Bitcoin briefly slid below $6,000 on Tuesday to its lowest point so far this year in a sell-off that has seen the cryptocurrency lose more than half its value.

Bitcoin has fallen heavily in recent sessions as a risk-off mood across markets, worries about a regulatory clampdown, and moves by banks to ban buying bitcoin on credit cards have rattled investors, pushing prices lower. The virtual currency hit a peak of almost $20,000 in December, receding to around $13,800 at the start of the new year.

On the Luxembourg-based Bitstamp exchange, bitcoin fell to as low as $5,920, its weakest since mid-November, before recovering back above $6,000. It was trading at $6,860 by 1315 GMT, almost flat on the day.

Other cryptocurrencies have also dropped sharply in value this week. Ethereum, the second-largest by market value, is down almost 11 percent over the past 24 hours, while the third-largest, Ripple, is down 7 percent, according to trade website Coinmarketcap.com. Bitcoin is down more than 10 percent in that period.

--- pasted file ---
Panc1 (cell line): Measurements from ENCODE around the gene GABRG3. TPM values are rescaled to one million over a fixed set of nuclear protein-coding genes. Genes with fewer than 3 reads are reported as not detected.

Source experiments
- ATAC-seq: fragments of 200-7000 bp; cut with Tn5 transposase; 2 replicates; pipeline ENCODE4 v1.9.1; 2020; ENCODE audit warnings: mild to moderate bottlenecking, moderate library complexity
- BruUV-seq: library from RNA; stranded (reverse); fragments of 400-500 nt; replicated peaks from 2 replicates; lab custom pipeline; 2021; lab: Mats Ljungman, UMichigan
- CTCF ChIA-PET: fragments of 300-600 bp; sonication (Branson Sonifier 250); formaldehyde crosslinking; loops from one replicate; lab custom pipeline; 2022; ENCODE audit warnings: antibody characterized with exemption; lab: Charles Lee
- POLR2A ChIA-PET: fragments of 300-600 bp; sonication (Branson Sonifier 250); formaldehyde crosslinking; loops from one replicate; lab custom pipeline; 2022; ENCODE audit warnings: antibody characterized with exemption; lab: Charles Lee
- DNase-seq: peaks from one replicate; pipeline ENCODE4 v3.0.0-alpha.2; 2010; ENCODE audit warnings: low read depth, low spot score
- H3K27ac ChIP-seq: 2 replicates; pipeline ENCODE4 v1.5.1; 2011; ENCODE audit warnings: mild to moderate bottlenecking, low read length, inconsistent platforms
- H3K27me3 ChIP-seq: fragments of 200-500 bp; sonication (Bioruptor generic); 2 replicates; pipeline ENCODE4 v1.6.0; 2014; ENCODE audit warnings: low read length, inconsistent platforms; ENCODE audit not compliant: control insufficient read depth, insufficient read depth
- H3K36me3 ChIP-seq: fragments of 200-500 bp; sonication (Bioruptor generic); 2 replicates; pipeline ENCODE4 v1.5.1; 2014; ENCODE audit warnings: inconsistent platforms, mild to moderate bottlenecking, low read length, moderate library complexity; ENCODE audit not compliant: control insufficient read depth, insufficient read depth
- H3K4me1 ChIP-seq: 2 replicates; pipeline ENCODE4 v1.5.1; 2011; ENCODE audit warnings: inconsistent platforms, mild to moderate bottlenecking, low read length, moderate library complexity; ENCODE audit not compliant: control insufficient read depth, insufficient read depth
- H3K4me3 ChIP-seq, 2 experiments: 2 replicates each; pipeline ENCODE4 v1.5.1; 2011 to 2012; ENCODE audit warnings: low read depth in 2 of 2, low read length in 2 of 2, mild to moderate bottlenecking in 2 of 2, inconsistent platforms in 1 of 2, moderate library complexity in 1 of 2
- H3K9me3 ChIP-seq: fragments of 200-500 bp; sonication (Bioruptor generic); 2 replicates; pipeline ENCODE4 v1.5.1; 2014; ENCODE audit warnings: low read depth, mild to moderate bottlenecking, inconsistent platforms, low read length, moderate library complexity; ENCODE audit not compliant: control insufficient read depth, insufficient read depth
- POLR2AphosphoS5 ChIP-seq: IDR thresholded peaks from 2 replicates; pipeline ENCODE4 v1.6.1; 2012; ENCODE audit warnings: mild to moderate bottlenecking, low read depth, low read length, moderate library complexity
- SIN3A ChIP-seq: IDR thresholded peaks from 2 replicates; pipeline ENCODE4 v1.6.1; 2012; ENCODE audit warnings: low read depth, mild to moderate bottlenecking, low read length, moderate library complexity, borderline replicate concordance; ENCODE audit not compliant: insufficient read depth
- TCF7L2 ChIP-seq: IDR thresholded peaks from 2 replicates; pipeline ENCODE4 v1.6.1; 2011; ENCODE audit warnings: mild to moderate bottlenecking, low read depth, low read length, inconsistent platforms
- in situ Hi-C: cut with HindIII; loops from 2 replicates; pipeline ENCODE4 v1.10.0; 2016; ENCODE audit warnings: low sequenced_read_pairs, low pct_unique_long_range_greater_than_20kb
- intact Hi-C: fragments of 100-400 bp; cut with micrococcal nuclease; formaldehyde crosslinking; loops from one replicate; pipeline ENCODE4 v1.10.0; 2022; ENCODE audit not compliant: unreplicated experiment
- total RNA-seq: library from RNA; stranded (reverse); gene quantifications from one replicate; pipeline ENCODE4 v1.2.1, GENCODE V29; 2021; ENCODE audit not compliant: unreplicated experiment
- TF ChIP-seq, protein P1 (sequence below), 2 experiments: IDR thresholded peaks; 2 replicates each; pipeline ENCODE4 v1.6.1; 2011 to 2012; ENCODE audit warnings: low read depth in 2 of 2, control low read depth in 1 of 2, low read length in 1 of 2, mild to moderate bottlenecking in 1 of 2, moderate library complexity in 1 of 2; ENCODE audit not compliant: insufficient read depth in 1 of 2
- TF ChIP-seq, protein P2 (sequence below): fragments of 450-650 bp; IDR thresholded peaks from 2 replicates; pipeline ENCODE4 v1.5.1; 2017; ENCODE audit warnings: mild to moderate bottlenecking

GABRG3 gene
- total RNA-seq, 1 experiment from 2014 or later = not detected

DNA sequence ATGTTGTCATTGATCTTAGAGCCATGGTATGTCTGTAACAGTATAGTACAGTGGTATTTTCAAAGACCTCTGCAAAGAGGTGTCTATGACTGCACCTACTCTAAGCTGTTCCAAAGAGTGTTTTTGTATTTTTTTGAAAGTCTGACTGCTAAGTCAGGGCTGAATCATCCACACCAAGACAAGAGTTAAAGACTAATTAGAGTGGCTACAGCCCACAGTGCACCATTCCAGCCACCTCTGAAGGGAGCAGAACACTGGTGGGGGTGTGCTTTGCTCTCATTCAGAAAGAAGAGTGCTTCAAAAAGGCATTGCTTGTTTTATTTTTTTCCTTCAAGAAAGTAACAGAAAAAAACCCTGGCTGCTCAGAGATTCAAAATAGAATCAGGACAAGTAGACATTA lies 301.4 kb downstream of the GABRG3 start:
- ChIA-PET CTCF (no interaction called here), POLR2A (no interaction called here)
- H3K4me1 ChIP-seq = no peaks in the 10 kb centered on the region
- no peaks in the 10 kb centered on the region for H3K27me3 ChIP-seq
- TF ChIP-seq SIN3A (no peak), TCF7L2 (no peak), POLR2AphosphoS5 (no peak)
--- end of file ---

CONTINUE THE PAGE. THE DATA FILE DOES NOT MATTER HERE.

After a massive run-up in prices last year, in which investors across the world piled into the market, cryptocurrency prices have skidded lower this year at the same time as regulators have stepped up warnings about the risk of investing in them.

Regulatory clampdowns in South Korea and India and an advertising ban on Facebook have hit sentiment. Several banks announced in recent days that they were banning customers from buying cryptocurrencies using their credit cards.

Still, many cryptocurrency backers say that regulation should be welcomed, and that short-term price volatility is to be expected for a new market backed by a potentially powerful technology.

“This is an extremely volatile market,” said Iqbal Gandham, managing director at trading platform eToro.

Gandham said that his company had seen a drop in interest from investors wanting to trade digital coins in recent weeks amid the sell-off, but that levels of interest remained far higher than before the fourth quarter of last year.

“We are not seeing a mad panic. People are asking what is happening but they are also aware that there was a sharp rise in December,” he said.

Bitcoin gained more than 1,300 percent last year.

The plunge in its value has coincided with a heavy sell-off in global stock markets in recent days, a break from the traditional narrative often used as a selling point for bitcoin enthusiasts: that it is uncorrelated from other asset classes.

Reuters (Reporting by Tommy Wilkes; Editing by Alison Williams and Raissa Kasolowsky)